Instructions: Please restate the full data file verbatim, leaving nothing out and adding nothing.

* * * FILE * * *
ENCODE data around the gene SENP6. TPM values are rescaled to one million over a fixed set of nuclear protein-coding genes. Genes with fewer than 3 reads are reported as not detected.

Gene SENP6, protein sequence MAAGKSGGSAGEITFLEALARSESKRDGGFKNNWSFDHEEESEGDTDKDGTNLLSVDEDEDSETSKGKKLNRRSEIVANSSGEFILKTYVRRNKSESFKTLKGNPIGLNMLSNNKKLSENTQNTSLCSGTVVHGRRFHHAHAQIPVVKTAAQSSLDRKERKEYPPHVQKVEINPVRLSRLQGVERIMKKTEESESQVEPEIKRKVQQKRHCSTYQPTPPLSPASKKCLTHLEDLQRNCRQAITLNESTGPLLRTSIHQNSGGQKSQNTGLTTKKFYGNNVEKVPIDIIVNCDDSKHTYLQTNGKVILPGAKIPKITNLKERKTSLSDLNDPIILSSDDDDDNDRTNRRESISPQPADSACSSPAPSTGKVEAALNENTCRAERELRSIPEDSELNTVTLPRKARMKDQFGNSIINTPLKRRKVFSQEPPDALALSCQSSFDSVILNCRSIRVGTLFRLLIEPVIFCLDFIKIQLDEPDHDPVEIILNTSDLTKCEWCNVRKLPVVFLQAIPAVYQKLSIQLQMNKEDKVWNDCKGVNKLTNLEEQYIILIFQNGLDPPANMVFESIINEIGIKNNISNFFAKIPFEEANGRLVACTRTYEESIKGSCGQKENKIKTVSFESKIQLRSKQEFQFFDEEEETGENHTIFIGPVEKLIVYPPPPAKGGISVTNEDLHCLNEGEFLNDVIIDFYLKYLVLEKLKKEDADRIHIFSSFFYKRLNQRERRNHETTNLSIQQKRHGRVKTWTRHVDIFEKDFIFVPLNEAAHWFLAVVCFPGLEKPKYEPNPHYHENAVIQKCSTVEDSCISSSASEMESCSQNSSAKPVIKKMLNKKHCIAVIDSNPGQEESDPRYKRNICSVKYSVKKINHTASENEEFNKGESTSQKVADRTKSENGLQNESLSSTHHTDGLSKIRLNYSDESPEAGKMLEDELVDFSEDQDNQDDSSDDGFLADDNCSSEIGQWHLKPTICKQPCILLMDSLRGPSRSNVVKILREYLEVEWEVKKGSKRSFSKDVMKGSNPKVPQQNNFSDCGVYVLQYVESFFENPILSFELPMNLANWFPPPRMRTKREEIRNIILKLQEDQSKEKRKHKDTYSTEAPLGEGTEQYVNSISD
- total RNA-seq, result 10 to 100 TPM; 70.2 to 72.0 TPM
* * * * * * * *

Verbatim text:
ENCODE data around the gene SENP6. TPM values are rescaled to one million over a fixed set of nuclear protein-coding genes. Genes with fewer than 3 reads are reported as not detected.

Gene SENP6, protein sequence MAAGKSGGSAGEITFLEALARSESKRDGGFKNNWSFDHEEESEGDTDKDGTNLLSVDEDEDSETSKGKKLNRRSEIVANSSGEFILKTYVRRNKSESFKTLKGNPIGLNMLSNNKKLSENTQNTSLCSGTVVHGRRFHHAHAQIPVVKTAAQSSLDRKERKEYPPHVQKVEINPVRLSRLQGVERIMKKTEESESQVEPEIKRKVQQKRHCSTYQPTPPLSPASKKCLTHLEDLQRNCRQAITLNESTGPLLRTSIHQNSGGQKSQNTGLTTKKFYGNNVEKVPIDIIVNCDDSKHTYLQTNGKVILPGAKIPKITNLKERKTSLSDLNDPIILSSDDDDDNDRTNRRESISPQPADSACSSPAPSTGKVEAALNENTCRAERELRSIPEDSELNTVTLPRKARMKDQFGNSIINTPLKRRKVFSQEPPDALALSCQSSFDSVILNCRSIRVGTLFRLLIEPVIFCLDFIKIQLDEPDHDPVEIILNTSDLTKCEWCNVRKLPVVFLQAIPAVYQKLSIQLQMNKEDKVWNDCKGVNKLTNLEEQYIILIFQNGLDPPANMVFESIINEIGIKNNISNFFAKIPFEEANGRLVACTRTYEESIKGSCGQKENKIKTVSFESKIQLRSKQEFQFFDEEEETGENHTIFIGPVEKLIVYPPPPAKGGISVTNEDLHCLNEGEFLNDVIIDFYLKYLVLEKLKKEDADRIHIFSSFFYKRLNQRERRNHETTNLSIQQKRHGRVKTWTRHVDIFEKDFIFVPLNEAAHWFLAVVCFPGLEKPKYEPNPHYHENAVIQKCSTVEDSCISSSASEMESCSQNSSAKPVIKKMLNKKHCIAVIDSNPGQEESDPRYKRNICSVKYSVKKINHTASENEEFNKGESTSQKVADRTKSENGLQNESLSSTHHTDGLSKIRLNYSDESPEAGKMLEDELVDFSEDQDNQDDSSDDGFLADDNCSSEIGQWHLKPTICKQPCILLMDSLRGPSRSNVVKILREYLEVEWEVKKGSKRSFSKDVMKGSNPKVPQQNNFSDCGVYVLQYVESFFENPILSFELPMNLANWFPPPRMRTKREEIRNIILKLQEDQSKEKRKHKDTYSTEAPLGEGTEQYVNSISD
- total RNA-seq, result 10 to 100 TPM; 70.2 to 72.0 TPM